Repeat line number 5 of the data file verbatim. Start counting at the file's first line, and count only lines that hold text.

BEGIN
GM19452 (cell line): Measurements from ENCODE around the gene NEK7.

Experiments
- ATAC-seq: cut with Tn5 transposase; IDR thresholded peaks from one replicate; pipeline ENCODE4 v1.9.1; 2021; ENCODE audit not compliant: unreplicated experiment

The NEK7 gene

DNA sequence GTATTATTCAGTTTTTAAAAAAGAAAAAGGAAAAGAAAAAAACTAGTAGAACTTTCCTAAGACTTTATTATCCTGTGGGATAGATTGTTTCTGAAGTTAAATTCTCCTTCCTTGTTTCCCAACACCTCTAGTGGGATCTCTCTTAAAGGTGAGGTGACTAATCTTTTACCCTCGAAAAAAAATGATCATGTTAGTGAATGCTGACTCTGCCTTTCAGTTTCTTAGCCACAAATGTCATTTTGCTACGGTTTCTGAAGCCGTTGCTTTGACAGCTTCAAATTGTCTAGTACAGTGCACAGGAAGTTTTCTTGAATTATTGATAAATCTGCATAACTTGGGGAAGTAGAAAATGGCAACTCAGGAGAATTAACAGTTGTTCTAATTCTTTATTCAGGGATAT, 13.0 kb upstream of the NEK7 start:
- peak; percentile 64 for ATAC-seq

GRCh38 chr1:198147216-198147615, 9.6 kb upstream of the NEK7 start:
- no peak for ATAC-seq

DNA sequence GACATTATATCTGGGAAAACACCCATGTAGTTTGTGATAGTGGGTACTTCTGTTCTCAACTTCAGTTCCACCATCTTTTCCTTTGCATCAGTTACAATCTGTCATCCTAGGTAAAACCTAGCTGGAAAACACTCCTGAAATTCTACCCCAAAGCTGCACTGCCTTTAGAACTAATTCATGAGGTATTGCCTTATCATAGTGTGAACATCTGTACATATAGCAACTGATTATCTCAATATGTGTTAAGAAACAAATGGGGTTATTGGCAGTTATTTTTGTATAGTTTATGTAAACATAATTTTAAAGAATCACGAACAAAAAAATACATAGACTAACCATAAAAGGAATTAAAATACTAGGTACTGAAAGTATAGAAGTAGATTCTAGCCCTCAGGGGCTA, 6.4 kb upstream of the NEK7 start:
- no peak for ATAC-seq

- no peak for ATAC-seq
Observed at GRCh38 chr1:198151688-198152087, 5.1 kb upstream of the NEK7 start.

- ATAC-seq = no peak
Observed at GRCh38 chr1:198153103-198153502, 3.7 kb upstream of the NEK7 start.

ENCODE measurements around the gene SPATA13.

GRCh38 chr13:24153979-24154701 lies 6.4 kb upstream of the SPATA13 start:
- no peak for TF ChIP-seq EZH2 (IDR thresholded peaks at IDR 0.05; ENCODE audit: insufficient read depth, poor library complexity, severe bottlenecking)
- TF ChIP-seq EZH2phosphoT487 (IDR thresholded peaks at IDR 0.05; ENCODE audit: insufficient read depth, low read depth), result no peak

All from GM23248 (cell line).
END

DNA sequence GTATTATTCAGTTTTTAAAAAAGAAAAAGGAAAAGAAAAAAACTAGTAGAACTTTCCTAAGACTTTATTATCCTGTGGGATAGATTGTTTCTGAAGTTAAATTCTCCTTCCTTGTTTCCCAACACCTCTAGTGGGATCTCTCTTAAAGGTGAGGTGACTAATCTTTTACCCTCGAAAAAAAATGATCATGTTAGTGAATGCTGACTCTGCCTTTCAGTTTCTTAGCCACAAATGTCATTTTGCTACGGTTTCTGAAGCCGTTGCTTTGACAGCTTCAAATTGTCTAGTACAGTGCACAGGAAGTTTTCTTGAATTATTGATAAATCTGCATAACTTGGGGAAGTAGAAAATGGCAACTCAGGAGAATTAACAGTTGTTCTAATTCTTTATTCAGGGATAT, 13.0 kb upstream of the NEK7 start: